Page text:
Cummins laments missed opportunities’ as Australia settles for a 2-2 result.

A year before the Headingley rescue mission, Woakes felt he would never play again.

But the skipper insists his team can be proud of retaining the Ashes.


Cummins laments missed opportunities' as Australia settles for a 2-2 result.
Pat Cummins oversaw Australia’s retention of the urn despite defeat at The Oval

Pat Cummins lamented “missed opportunities” as Australia was forced to settle for a 2-2 draw in the Ashes series,

Pat Cummins lamented “missed opportunities” as Australia was forced to settle for a 2-2 draw in the Ashes series, but claimed the team could be happy with preserving the urn.

With David Warner and Usman Khawaja resuming on 135 without loss, Australia began the final day at The Oval with aspirations of chasing down 384, which would have been their second-highest successful chase in Test cricket.

They were quickly removed by Chris Woakes, who found help with the ball that had been changed late the previous evening, and the innings appeared to be slipping away when Marnus Labuschagne edged Mark Wood to second slip. However, Steven Smith and Travis Head put up a 95-run stand before crumbling against Woakes and Moeen Ali after a two-hour rain delay.

When Alex Carey edged Stuart Broad’s final Test ball, the Australians lost a defining series victory for the second time in four years. It came from a position where they were 2-0 ahead and well situated on the second day at Headingley.

“Felt like we got ourselves into some really good positions, first of all winning the first two games, but then Headingley and again this week—match-winning positions that we didn’t quite capitalize on,” Cummins remarked. “It happens. In Birmingham, we were on fire and found a way to win. We’ll be delighted that we were able to retain [the Ashes]. It’s been a fantastic tour, but we all came here today hoping to get up and win 3-1.

“Coming here and retaining the Ashes feels like a bit of a letdown.” However, we were all fairly pleased to keep the Ashes in 2019. Don’t think for a moment that we should lose sight of it. It’s a great accomplishment for us to come over here and win and put ourselves in so many winning positions.”

While much has been made of England’s aggressive batting line-up, which peaked with a commanding 592 at Old Trafford, it was with the bat that the visitors let things slip from their grasp, only scraping past 300 in one of their last three matches, while Smith and Labuschagne falling to Moeen in the second innings at Headingley was another pivotal lapse.

“I think there’s a couple of key batting partnerships that felt like if we’d just put on another 50 runs, it could have really turned the tide in our favor,” Cummins said. “There’s no doubt that the one big innings they put on [at Old Trafford] made you wonder if we could do some things differently, but you never know if that will change anything.” There are far too many unknowns.”

Another pivotal milestone in the series was Nathan Lyon’s injury at Lord’s, where he sustained a tour-ending calf strain in his 100th consecutive Test. Although Australia was able to overcome his absence in the rest of that game to go 2-0 up—a performance that ultimately proved important in retaining the Ashes—the gap he left became more apparent over the next three games.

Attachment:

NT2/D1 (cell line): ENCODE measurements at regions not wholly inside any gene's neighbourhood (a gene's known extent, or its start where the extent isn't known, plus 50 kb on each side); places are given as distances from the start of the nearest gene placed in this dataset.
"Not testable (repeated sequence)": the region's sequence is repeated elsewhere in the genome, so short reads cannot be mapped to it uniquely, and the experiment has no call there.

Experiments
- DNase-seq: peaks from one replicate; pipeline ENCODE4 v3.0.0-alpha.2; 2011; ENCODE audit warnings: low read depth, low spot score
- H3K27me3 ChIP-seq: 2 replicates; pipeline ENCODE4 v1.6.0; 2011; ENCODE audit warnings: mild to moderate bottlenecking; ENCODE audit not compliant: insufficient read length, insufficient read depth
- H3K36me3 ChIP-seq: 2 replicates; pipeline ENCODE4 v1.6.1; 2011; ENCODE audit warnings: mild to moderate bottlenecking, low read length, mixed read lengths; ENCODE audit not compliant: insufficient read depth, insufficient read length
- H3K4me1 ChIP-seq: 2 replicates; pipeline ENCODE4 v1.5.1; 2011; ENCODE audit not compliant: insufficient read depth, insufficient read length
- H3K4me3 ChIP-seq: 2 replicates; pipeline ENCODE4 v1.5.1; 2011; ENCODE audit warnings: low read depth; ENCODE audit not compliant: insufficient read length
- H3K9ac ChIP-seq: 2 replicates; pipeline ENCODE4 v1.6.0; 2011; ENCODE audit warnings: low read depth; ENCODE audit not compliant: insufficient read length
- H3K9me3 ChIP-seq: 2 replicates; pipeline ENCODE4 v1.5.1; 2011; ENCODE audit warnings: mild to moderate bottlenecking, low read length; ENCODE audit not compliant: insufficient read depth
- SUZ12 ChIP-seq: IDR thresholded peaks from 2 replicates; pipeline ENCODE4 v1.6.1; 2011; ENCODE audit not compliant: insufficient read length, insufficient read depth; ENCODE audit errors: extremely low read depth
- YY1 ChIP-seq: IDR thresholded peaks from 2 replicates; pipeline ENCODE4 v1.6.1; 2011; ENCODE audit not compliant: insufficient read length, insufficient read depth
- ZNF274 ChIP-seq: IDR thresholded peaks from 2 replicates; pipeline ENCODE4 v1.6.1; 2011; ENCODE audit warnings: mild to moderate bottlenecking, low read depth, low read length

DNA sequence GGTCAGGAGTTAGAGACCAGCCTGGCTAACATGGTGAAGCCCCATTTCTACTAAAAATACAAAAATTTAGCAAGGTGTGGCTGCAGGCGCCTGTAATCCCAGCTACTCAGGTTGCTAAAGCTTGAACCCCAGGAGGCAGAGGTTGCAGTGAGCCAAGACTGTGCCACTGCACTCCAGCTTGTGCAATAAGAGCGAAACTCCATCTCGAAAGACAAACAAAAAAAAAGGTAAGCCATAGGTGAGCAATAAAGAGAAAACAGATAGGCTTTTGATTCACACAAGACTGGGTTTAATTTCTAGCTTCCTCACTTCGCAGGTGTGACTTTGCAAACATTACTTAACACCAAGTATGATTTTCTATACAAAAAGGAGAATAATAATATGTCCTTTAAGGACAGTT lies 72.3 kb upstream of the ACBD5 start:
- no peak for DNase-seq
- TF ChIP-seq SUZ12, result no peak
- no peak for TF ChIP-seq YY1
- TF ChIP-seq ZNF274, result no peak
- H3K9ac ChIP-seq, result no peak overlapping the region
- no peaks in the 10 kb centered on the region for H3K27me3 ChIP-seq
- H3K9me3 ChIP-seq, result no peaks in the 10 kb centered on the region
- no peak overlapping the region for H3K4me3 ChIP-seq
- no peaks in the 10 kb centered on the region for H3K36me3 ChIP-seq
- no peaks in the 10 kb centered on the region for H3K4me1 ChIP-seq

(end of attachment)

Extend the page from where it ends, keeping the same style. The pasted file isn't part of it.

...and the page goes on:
Cummins laments missed opportunities' as Australia settles for a 2-2 result.
Nathan Lyon was injured at Lord’s and played no further part in the series

Todd Murphy had a limited role at Headingley, was then overlooked for Old Trafford, but underlined his worth with six wickets at The Oval. Cummins seems to imply that Australia made a mistake by not playing a frontline spinner in Manchester for the first match in 11 years.

 “It’s pretty clear just how important Nath is in all conditions,” he explained. “And I think we felt that in Manchester, not having a spinner out there just for that change of pace, someone you feel can control the pace of the game when the wicket’s quite flat and pace bowlers potentially can’t,”

“Based on this week, Todd performed an excellent job. In the second innings, he grabbed four wickets, but he always felt like he was asking questions and could get breakthroughs when the surface didn’t have much to offer. Todd has truly impressed me. Hopefully, Nath has lots of cricket left in him, but Todd is also ready to play, which is fantastic.”

Australia, like all other nations, is now on an extended break from Test cricket before their home summer resumes against Pakistan in mid-December. Though the Ashes heralded the start of a new World Test Championship cycle, they also represented the end of an intense phase in the format that included some historic difficulties.

At the outset of the year, they faced the chance of winning in India, capturing the World Test Championship, and securing the Ashes in England. In the end, one of those was accomplished outright when they defeated India at The Oval in early June, and while the urn remains theirs, it was neither compelling nor definitive.

“We just fell short of our goals for coming here, but winning the World Test Championship and retaining the Ashes is a pretty successful tour,” Cummins added.


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